Larry was not dissuaded by any of their rebukes, though. I’m sure I heard at least one new story about his time in New York every time I worked with him.

The most famous (read: most talked about) of our group was Biddy. Biddy was on vacation when I started, so I didn’t get to meet him that first week. But when he got back, he walked over to me in our equipment room and asked, “Whah ya nay-um?”

I said, “Glenn.”

“Glenn,” he replied rapidly. “Good t’meechah, Glenn. M’nay-um Eddie Gree-un. But eb-body call me Biddy.”

He had that old-time, downtown Charleston/Lowcountry/Gullah dialect that was music to my ears, whether I could understand it or not. At first I struggled to understand much of what Biddy and the rest of the guys were saying when they talked among themselves, but after a week of lunch breaks, I started to catch on. The language barrier – and culture barrier – became less and less pronounced.

The light-hearted teasing and joking among the group was almost incessant – and eventually I felt comfortable enough to join some of the banter. I also started becoming the brunt of some of their jokes – like the time Joe asked me, “So, Glenn, ummm … you said you got your degree in what?”

“I got a B.S. in biology.”

“B.S.?” he said with a smile. “So you had to go to college to get a degree in bullsh**? You could’ve come down here and had lunch with us every day and got that degree!”

“Yeah,” Biddy joined in, “we could teach ya ebbyting ya need t’know ’bout dat.”

The guys laughed, and I agreed with them wholeheartedly. I knew then that I’d been accepted in the group.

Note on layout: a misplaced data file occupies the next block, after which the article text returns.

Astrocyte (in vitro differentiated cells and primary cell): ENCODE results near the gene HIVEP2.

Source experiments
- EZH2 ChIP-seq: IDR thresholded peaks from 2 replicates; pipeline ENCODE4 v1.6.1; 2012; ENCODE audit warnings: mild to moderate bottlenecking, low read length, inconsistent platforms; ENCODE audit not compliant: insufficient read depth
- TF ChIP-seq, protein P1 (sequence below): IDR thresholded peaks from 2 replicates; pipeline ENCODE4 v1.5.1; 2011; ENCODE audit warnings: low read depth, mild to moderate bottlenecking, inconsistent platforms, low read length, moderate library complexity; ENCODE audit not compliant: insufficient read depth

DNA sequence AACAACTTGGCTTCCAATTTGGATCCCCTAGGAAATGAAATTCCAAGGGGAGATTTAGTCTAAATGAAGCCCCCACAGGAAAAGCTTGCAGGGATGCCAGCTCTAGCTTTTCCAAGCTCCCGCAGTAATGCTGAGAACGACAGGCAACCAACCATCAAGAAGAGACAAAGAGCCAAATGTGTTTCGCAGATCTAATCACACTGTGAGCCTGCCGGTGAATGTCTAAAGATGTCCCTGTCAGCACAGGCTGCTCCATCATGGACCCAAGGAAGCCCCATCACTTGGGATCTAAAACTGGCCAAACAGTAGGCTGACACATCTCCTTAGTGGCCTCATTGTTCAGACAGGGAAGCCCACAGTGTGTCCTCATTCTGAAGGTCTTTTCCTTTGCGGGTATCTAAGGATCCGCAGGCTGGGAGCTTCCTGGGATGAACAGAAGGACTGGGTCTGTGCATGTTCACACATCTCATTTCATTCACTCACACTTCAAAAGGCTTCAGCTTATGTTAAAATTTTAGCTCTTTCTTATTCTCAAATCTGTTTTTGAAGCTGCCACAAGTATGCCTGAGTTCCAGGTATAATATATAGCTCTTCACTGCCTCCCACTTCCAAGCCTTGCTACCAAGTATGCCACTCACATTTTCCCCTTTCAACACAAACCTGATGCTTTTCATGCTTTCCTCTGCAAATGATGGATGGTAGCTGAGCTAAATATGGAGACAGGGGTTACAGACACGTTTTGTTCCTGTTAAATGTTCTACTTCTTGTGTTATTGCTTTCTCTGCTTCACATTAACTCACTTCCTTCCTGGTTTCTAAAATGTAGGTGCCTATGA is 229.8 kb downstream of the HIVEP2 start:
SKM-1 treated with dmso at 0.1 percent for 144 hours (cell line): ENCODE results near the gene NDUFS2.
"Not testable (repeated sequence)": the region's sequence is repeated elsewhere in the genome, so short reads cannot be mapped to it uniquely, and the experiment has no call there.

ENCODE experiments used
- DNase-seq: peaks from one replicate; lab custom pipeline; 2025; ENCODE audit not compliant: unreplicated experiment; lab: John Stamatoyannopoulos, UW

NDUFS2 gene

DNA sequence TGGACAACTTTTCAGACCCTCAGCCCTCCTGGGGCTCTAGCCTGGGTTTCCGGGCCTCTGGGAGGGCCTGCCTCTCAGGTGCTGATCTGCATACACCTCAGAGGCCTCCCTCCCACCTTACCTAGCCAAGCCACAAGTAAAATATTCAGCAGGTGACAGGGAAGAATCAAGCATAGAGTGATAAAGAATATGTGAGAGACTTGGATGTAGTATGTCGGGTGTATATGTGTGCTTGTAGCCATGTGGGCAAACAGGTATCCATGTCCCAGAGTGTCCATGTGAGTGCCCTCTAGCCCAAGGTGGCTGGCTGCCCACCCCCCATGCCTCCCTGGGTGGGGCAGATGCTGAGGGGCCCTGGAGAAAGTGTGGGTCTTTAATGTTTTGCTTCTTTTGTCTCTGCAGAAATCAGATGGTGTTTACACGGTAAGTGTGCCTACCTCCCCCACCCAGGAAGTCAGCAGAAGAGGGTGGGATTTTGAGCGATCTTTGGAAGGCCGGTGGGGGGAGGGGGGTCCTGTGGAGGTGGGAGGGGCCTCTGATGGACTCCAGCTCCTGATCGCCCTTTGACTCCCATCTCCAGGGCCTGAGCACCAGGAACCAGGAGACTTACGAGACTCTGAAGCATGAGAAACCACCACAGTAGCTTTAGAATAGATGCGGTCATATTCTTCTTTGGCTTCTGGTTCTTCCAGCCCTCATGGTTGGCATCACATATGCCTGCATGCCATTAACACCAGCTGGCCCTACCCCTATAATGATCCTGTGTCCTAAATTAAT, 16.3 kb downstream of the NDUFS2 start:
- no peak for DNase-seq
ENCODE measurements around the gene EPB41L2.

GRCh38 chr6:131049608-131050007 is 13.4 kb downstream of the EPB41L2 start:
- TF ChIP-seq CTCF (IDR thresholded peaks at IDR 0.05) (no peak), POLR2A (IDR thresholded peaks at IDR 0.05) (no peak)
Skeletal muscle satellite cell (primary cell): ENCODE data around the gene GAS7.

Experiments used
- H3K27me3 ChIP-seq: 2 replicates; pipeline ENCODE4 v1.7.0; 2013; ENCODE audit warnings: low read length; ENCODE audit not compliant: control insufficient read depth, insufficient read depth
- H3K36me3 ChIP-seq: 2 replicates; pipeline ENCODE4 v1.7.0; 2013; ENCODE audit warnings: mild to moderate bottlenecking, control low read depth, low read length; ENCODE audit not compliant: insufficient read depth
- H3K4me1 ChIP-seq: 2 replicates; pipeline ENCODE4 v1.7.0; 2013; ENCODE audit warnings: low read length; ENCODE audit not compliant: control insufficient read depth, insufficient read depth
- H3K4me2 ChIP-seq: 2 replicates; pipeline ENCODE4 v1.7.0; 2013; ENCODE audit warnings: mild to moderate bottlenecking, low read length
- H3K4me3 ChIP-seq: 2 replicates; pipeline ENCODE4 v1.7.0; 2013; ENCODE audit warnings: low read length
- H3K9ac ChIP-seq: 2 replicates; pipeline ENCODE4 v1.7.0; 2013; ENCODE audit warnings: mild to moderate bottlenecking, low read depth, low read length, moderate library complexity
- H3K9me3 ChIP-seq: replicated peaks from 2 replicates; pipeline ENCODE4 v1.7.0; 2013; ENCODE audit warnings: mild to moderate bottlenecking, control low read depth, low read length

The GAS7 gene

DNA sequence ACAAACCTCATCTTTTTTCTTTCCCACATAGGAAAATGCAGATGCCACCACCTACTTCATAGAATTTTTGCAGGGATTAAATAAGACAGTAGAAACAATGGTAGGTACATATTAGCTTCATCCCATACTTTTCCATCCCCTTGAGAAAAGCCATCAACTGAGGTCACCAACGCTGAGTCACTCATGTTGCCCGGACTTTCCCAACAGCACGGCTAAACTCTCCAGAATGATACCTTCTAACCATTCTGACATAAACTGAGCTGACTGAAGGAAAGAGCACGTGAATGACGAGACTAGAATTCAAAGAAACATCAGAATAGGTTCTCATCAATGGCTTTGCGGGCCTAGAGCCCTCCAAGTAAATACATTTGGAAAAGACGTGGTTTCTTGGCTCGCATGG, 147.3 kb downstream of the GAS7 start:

As much as we ribbed one another and poked fun, the focus occasionally turned toward more thoughtful discussions – like the meaning of the modern metallic sculptures that had been installed all over campus for Spoleto.

“Day ain’t mean a ting tuh me,” Biddy said.

“It’s just some metal welded together,” Joe said. “My 10-year-old could do that.”

“No, no,” Big Daddy insisted. “The guy that put them together must have had some idea in his head when he did them, right?”

“The only thing that dude had in his head when he did that one by the library was some heavy drugs,” Larry snorted.

Another guy, Marshall, just smiled and said something indistinguishable.

I had the hardest time understanding Marshall. He smiled a lot, even when he talked, and he did not move his lips much because of this. I do not know why, but we were frequently paired together for the day’s tasks. I’m sure he tired of my asking him to repeat what he had just said, but he never seemed agitated with me. He just kept on smiling.

I smile, too, every time I think about those guys and that summer. I’m reminded of them often, thanks to a special souvenir: the grand live oak on our property in St. George, S.C., that I planted 35 years ago from a sapling that had sprouted below one of the oaks in the Cistern Yard.

As a 22-year-old who didn’t know where to begin the rest of his life, I had no idea that the job with the Grounds Crew would end up being one of my most valued life experiences. It put the cap on my four years at the College. I learned a lot from those caretakers of our beautiful campus. And, although I had the privilege of studying under some great teachers at the College – Professors Towell, Habarak, Pennington, Freeman and Hamilton are a few who come to mind – I would not consider my education complete without the members of the Grounds Crew.

I did well in every class I took that summer: weed pulling, sod laying and brick blowing. And, while I admit I only earned a C+ from Professor Biddy in old-time Charlestonese, the lessons I took away from those brief 90 days in 1977 were both profitable and enduring.

1 comment

  • I love it! Wonderful memories and real-life lessons from our beloved Cistern. And to have a tree with a pedigree! (class of ’97)